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almost 2 years ago fiveandspice

Emily is a trusted source on Scandinavian Cuisine.

Yes! That's exactly what I do when I want to make these ahead. Nobody should have to get up three hours early to make breakfast! :)

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almost 2 years ago Dina Moore-Tzouris

i made them completely yesterday--kept them loosely covered with foil in the mudroom overnight. reheated perfectly this morning.

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almost 2 years ago Amanda Hesser

Amanda is a co-founder of Food52.

Love these -- am going to make them over the holidays.

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almost 2 years ago fiveandspice

Emily is a trusted source on Scandinavian Cuisine.

Thanks so much! I hope they're enjoyed by all!

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almost 2 years ago darksideofthespoon

Made these last night! Delicious. My only changes were I used left over vanilla bean sugar for the dough and filling, and added a handful of chopped dried cranberries. There are only 5 left!!!

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almost 2 years ago fiveandspice

Emily is a trusted source on Scandinavian Cuisine.

Yay! Love the cranberry addition too!

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over 2 years ago japanna

terrific except next time I would cut back on the sugar in the filling, especially if making the larger size buns. maybe for e smaller size that intensity might be what you are after. i subbed in half superfine whole wheat and used yogurt for the topping. i found the dough to be very forgiving in terms of rise time. will be making these again. thanks for a great recipe.

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over 2 years ago fiveandspice

Emily is a trusted source on Scandinavian Cuisine.

I'm glad you liked them! And, definitely the amount of the filling used should be adjusted to personal preference.

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almost 3 years ago phzs

After the dough has risen I would cut a quarter of it and flatten to the bottom of the buttered pan and I would do the rest of the recipe with the remaining dough. In that way I could prevent the leaking of the filling.

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almost 3 years ago fiveandspice

Emily is a trusted source on Scandinavian Cuisine.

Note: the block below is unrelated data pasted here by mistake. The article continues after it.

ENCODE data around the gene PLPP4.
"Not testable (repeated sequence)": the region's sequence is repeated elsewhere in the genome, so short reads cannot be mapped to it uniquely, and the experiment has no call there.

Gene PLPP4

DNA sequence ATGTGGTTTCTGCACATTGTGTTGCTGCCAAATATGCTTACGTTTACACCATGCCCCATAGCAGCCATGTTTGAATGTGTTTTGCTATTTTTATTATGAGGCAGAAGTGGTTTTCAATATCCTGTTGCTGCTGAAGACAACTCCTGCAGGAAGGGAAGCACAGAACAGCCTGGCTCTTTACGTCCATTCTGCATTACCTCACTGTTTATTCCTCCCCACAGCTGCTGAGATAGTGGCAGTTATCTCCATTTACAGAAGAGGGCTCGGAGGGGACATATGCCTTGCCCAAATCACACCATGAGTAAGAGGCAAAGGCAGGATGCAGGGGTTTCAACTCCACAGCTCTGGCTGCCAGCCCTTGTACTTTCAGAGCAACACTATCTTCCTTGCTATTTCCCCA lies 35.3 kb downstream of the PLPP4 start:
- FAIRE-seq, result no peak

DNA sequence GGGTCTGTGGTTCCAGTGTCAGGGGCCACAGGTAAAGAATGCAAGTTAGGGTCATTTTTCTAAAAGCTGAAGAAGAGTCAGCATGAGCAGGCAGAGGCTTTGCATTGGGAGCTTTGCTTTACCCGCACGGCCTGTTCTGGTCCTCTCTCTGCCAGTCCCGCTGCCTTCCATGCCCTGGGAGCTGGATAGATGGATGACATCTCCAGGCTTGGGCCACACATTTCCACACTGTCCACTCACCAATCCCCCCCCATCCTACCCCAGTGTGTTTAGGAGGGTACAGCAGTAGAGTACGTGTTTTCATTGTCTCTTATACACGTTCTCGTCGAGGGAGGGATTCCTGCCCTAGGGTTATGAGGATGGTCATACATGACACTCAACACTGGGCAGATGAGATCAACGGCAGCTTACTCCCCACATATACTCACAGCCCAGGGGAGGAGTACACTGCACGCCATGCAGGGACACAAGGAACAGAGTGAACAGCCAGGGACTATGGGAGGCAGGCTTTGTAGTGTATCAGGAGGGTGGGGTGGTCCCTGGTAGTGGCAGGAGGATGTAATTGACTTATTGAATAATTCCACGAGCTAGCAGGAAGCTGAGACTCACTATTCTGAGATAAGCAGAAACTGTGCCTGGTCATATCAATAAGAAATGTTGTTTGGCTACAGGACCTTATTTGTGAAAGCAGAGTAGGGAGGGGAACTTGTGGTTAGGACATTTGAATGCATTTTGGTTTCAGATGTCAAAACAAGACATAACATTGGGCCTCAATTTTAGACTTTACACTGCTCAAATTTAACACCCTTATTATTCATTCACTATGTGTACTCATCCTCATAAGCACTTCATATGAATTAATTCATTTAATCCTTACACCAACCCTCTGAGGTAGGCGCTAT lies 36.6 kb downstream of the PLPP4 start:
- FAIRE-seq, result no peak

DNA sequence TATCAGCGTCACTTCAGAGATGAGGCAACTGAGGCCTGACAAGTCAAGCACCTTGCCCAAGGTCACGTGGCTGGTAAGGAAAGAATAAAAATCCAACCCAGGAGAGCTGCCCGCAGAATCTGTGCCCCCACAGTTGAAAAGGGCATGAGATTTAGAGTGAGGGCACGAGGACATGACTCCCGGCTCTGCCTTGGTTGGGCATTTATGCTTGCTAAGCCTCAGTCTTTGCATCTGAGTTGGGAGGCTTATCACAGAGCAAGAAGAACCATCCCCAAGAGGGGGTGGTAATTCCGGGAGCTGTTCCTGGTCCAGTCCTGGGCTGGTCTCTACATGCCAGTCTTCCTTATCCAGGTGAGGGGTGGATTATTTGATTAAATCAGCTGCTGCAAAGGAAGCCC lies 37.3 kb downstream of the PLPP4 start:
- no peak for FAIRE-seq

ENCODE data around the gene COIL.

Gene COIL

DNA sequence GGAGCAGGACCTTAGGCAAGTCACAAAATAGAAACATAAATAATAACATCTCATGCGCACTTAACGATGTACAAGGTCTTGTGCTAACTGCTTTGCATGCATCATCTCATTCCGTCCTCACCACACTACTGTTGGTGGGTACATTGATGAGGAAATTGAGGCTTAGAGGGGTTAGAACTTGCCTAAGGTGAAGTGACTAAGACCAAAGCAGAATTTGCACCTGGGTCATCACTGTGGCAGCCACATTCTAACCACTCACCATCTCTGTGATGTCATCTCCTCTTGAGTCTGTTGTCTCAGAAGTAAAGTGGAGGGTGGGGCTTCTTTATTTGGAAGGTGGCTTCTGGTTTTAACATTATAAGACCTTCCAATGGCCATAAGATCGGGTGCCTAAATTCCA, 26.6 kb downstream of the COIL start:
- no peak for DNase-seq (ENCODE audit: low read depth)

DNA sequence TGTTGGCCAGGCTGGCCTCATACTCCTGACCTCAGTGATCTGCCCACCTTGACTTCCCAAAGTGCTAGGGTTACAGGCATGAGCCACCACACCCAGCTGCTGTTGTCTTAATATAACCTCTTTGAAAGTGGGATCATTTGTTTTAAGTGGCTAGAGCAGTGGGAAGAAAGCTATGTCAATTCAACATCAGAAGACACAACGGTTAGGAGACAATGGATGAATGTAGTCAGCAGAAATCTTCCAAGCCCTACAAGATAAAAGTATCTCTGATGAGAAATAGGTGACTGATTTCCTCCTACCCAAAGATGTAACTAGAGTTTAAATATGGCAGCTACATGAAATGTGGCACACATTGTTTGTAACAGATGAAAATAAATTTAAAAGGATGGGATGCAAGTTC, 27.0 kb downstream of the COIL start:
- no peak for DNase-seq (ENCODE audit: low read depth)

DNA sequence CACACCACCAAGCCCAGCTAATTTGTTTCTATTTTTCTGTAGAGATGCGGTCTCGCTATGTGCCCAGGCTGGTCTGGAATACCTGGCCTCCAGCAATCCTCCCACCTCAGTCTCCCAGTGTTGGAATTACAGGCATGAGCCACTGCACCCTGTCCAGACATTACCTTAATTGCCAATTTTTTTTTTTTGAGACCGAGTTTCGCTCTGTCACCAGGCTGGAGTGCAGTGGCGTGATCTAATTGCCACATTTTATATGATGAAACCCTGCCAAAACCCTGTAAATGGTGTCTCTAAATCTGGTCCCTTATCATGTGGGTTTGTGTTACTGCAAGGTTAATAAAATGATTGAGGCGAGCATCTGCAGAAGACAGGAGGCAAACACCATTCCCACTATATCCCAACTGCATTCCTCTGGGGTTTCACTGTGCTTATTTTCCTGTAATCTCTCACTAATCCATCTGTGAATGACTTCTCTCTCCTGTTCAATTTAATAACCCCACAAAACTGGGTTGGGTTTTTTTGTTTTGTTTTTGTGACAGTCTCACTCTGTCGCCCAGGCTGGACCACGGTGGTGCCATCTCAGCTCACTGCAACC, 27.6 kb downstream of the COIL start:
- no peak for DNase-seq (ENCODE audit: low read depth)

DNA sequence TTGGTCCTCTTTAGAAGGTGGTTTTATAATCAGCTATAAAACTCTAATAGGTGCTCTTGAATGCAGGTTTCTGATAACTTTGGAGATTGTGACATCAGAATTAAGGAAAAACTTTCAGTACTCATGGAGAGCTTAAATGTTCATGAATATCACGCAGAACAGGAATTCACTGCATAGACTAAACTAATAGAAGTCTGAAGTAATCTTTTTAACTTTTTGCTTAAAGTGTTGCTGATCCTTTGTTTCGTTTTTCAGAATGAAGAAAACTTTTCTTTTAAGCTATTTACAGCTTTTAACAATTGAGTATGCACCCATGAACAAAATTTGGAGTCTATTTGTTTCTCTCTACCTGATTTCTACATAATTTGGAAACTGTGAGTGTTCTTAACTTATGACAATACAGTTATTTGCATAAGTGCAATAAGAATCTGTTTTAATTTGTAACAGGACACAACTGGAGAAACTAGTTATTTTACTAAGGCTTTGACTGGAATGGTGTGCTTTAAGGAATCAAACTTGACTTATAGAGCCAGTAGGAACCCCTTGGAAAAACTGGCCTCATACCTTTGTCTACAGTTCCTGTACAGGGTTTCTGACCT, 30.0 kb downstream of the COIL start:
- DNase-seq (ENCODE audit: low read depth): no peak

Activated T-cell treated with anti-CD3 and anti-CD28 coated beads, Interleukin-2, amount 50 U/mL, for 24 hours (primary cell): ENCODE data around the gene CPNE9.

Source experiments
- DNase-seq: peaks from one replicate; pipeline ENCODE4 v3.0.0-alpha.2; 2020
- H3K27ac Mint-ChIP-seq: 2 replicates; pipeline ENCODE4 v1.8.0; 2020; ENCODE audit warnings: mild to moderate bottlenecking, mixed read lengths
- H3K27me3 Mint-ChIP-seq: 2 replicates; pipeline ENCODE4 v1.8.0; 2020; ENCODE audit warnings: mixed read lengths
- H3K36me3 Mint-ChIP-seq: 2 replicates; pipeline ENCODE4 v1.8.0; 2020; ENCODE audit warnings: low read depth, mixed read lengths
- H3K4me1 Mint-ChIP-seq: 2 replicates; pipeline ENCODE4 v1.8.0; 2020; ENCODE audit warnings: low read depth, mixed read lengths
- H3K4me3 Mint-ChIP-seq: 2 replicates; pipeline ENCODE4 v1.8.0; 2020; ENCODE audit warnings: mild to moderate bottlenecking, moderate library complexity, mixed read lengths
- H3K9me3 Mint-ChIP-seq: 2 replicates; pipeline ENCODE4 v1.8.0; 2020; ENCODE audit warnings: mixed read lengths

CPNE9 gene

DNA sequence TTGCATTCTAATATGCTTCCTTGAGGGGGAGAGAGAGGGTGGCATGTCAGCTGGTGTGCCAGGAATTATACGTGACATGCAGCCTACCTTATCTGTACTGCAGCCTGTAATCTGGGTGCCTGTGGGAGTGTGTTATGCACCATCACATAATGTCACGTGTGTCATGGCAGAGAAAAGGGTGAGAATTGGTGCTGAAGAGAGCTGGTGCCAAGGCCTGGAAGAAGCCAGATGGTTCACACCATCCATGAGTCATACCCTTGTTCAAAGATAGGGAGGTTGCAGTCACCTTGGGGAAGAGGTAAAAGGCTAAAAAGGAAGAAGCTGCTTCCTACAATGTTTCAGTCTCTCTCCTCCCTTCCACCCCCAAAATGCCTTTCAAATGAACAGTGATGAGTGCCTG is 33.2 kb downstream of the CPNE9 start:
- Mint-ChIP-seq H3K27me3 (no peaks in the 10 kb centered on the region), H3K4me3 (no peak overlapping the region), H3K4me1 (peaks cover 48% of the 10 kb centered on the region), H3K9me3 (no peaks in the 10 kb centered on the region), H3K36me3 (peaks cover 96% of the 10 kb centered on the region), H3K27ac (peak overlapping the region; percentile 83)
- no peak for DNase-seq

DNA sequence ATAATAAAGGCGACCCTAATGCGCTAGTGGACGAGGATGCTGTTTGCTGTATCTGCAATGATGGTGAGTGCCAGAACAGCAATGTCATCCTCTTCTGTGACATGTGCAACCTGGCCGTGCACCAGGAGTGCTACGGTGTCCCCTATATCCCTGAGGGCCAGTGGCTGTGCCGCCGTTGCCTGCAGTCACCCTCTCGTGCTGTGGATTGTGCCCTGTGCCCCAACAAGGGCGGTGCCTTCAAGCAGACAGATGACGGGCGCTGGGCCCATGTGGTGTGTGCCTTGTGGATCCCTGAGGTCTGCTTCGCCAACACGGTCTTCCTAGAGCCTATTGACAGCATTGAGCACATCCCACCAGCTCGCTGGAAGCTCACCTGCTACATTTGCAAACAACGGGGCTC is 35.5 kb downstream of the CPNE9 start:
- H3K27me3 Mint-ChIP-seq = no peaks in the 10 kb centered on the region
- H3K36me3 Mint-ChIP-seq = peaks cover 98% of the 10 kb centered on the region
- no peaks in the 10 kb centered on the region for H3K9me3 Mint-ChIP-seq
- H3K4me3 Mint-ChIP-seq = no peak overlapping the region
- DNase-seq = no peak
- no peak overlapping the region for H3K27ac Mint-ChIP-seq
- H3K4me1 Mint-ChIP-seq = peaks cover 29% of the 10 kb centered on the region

Great idea!

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almost 3 years ago misslofox

What a great recipe! I'm planning on making it at a Valentine's Day brunch I'm hosting in February. Do you have an olive oil you can recommend? I've never heard of one that's "fruity!" :)

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almost 3 years ago fiveandspice

Emily is a trusted source on Scandinavian Cuisine.

Great question! Actually most good quality olive oil has some fruitiness to it. They also tend to have a lovely greenish tinge. If you live near a Williams Sonoma - or often other cooking stores too - they usually let you taste a whole line up and you can compare. But, overall, I'd say you don't have to worry too much about finding the very finest olive oil for these buns, just don't use low quality olive oil.

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over 2 years ago misslofox

Great to know. Thank you!

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almost 3 years ago Helen Rennie

Finally -- an eggless sticky bun! Thank you so much for this recipe. my 1 year old is allergic to eggs, so I am always on the look out for eggless breakfast dishes. I also have a question about measuring flour. Would you happen to know how many ounces are in Chang's cup of flour? 5oz per cup seems to be a more common conversion, but I noticed that many bread people, like Reinhardt use a 4.5oz per cup conversion. I find that I get much more consistent results when weighing flour, so I thought I'd ask.

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almost 3 years ago fiveandspice

Emily is a trusted source on Scandinavian Cuisine.

Hi Helen, if you make them I hope you like them! I think you won't find you miss the egg at all! With regards to flour weights, I don't know what weight the cups should be (as I said in response to another comment, I haven't switched over yet - I'm a slow adopter, even though I know I ought!). But, the thing with bread baking is, a lot of it is by feel, and flour quantity can be affected a lot even by the moisture in the air. So, I would start with the 4.5 oz per cup, and if the dough seems way too sticky, keep adding more flour until it comes together into a silky dough as it's kneaded. But, it should still be very slightly tacky - one of the biggest mistakes people make in bread baking (at least according to my friend Bea Ojakangas who is an amazing baker) is making their dough too dry.

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almost 3 years ago mksgurl1

Oh My these look amazing ....definitly making for christmas morning

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almost 3 years ago fiveandspice

Emily is a trusted source on Scandinavian Cuisine.

Sorry I missed your comment! We've been traveling. I hope you enjoyed them!

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almost 3 years ago ChefSteadfastMT

WOW! A-Amazing! Just had them today:)! Was home all day today and saw this recipe a bit ago and been thinking about making them. So today I took the plunge and they were amazing!!! Very sweet and the flavors blended so well together!! The method is a bit similar to Swedish Kanelbulle (Cinnamon Buns) so be on the lookout because I will upload that recipe up soon and those are delish too!